Skip to main content

Common divorce mistakes you don’t want to make

By June 10, 2022February 23rd, 2024No Comments

Family law is complex and navigating it can be confusing, which is why people sometimes make mistakes when they are working out their property settlement on separation or divorce. Here are some of the most common divorce mistakes to avoid making.

1. Not finalising your property settlement after divorce

It’s important to understand that simply obtaining a divorce doesn’t in itself sever your financial ties with your ex-partner. The only way to have a completely clean break and go your separate ways financially is to obtain a property settlement. This will also stop future claims being made by either party. If you get a divorce, the important thing to remember is the time limits for finalising your property settlement. If you were married, your property settlement has to be finalised within 12 months of the date of your divorce; for de factos the time limit is within 24 months of separation.

2. Thinking you have to divorce before you can do a property settlement

This is a common divorce mistake. People often believe they must be divorced first before they can obtain a property settlement. However, you can actually apply for and finalise your property settlement at any time before, during or after divorce (bearing in mind the time limits).

3. Not keeping notes or records after your separation

A divorce and a property settlement will involve a lot of documentation.  Whether it’s financial records, tracking expenses or keeping a diary of informal agreements and discussions, keeping accurate notes can be very helpful during your dispute. Remember, it’s better to err on the side of keeping too many notes and records than not enough.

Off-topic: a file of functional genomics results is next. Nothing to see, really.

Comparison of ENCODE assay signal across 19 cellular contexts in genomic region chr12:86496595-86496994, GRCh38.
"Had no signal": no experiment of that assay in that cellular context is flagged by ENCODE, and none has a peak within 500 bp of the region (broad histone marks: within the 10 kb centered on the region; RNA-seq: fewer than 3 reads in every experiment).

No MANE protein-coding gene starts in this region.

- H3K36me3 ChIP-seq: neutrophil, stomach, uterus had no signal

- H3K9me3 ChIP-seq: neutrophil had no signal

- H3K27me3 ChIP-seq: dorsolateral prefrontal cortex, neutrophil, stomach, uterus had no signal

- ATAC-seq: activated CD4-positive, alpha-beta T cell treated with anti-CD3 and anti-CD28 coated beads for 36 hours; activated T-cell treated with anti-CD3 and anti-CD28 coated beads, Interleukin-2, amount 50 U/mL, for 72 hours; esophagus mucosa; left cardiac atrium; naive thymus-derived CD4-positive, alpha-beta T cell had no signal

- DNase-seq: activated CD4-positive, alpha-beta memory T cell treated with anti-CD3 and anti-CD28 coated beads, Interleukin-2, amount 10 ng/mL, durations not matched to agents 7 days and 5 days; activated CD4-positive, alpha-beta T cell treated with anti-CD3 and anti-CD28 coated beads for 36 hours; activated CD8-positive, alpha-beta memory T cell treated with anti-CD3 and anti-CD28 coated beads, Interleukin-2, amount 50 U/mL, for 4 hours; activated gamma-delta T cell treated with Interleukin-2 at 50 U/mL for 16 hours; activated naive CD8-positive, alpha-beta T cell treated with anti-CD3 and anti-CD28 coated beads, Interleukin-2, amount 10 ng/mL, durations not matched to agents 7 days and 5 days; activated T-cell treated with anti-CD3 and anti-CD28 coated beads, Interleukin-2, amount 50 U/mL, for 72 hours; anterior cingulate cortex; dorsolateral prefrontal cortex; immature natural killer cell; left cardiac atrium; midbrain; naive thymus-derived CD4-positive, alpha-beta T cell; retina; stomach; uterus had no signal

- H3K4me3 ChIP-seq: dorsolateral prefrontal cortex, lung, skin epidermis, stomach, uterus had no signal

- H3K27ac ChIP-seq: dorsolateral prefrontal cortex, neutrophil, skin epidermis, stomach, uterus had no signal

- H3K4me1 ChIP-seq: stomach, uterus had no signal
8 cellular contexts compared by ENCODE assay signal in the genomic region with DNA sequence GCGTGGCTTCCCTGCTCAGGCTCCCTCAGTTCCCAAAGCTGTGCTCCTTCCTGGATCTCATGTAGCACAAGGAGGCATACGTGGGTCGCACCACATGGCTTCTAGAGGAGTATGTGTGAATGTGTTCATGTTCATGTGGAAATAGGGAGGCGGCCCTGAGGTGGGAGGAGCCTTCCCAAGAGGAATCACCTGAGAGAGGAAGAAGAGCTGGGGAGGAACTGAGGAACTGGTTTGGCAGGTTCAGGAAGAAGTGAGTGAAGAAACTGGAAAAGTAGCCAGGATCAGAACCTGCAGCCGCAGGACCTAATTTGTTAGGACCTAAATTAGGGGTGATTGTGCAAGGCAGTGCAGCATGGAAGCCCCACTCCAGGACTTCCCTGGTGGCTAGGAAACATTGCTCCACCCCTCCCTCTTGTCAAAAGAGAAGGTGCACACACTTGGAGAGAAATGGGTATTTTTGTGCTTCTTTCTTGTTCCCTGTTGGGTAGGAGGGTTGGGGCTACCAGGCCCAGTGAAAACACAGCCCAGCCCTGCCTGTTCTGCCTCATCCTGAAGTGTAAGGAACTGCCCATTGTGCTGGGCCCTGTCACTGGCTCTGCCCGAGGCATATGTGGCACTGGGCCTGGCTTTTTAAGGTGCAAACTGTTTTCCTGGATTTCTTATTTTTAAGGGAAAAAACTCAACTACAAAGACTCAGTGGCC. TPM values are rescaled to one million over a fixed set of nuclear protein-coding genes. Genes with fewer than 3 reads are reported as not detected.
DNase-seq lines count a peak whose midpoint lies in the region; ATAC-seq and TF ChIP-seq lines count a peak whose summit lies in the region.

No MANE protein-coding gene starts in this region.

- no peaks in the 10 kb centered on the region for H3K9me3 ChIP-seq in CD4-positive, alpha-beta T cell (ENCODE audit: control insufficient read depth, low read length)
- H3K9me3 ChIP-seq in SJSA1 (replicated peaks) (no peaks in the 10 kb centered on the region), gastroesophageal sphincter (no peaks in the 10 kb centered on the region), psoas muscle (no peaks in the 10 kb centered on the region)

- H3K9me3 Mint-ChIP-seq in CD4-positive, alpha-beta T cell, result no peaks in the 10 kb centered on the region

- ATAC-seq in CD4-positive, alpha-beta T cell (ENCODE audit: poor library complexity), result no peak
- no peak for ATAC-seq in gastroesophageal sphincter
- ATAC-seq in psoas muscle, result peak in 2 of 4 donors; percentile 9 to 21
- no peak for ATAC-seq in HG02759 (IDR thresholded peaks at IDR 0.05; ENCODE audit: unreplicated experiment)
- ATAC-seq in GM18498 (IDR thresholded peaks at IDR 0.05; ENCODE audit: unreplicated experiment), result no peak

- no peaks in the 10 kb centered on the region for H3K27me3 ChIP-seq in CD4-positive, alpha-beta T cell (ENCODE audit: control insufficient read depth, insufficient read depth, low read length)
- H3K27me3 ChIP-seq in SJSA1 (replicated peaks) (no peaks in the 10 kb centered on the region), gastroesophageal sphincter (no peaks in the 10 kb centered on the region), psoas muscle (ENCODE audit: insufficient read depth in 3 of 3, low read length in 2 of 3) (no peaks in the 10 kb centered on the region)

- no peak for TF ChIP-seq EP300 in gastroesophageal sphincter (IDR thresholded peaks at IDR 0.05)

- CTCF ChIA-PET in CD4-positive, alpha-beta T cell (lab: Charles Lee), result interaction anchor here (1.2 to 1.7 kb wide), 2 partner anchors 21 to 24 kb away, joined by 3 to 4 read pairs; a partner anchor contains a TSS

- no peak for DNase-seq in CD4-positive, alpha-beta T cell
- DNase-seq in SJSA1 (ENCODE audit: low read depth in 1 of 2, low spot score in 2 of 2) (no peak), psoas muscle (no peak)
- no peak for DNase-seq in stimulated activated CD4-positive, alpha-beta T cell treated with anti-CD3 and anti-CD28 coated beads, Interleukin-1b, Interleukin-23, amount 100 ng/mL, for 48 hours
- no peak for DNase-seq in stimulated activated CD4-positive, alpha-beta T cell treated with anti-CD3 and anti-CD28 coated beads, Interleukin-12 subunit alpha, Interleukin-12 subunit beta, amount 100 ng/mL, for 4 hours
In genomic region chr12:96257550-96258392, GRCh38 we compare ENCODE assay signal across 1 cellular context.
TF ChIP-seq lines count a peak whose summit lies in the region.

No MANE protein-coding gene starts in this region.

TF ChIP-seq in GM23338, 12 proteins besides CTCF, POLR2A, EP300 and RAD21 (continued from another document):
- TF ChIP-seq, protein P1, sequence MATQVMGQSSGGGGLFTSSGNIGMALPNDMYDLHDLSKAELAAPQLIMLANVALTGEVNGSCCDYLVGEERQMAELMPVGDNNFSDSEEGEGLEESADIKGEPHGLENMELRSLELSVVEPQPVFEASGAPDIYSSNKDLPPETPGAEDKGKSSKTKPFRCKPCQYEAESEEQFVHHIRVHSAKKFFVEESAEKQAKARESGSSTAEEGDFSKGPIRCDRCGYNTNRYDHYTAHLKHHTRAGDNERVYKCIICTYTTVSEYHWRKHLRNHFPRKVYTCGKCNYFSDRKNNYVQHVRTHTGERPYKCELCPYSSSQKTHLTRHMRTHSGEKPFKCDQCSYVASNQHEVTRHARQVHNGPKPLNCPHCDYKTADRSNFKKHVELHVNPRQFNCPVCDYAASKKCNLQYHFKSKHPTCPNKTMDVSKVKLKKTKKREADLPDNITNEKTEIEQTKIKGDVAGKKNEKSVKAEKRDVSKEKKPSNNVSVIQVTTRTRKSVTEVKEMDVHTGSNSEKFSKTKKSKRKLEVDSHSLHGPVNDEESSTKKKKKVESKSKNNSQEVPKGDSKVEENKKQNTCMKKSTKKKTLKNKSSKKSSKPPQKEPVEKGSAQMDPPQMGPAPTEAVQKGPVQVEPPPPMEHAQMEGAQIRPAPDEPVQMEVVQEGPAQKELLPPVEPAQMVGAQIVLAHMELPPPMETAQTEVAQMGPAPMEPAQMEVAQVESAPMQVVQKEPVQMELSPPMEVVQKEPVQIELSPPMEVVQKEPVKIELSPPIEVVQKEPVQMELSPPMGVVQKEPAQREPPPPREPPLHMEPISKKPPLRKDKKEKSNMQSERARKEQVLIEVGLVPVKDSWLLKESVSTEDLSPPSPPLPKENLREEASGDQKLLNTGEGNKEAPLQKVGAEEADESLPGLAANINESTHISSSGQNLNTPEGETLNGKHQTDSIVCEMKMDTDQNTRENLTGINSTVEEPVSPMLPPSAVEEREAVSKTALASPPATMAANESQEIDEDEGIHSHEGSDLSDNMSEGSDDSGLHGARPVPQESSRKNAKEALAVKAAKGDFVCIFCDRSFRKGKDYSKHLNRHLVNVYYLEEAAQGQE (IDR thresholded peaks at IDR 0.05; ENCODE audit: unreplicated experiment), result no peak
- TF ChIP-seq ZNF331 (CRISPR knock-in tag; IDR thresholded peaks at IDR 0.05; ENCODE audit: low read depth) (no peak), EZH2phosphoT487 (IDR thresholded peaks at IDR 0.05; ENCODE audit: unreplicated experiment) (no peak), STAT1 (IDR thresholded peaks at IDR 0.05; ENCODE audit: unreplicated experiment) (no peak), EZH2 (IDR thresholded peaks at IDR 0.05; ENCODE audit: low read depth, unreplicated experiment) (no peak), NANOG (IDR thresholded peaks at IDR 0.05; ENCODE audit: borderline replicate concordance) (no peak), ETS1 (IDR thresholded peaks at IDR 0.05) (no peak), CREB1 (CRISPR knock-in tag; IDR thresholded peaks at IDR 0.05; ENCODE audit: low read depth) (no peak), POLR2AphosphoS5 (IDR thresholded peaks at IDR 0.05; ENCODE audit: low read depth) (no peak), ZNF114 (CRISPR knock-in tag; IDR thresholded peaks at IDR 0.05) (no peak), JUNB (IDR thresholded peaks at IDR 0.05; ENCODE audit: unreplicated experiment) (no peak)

4. Not documenting your property settlement agreement

If you and your ex reach an informal agreement, make sure you draw up a legally binding agreement setting out the terms of your agreement. Don’t make the mistake of relying only on an informal agreement–even if things are currently amicable with your ex, things can and do change. Protect yourself by formalising any agreements you reach with your ex.

You can formalise the agreement by applying for Consent Orders in the Federal Circuit and Family Court of Australia, or you can enter into a post-nuptial Binding Financial Agreement with your ex-spouse. If you can’t agree with your ex, you can apply to the court for financial orders relating to property division or spousal support.

5. Thinking the only asset you have is your house

Although the marital home is usually a divorcing couple’s largest asset, it is important to understand that “property” means any and all assets and liabilities that belong to the couple beyond the home and mortgage. This includes funds in bank accounts, cash, motor vehicles, stocks and shares, loans and credit cards, superannuation and any other income and debts.

6. Not knowing what you want in real terms

Property settlements ultimately result in a percentage split of the marital asset pool. But you may go into negotiations thinking you should get “50%” or “60%” without actually having a clear idea what this represents in practical terms. Both a family lawyer and a financial planner can assist in equating percentages into a division of the actual assets and liabilities (and vice versa, if you have an understanding of the desired asset division and need to translate it into percentages for the purposes of Consent Orders or financial Court Orders).

7. Thinking you won’t get an asset because it’s not in your name

When it comes to a property settlement, it doesn’t matter if assets and liabilities are in one party’s sole name or owned jointly—they will all be included in the marital pool available for division.

8. Feeling you should receive more in a settlement due to your ex’s infidelity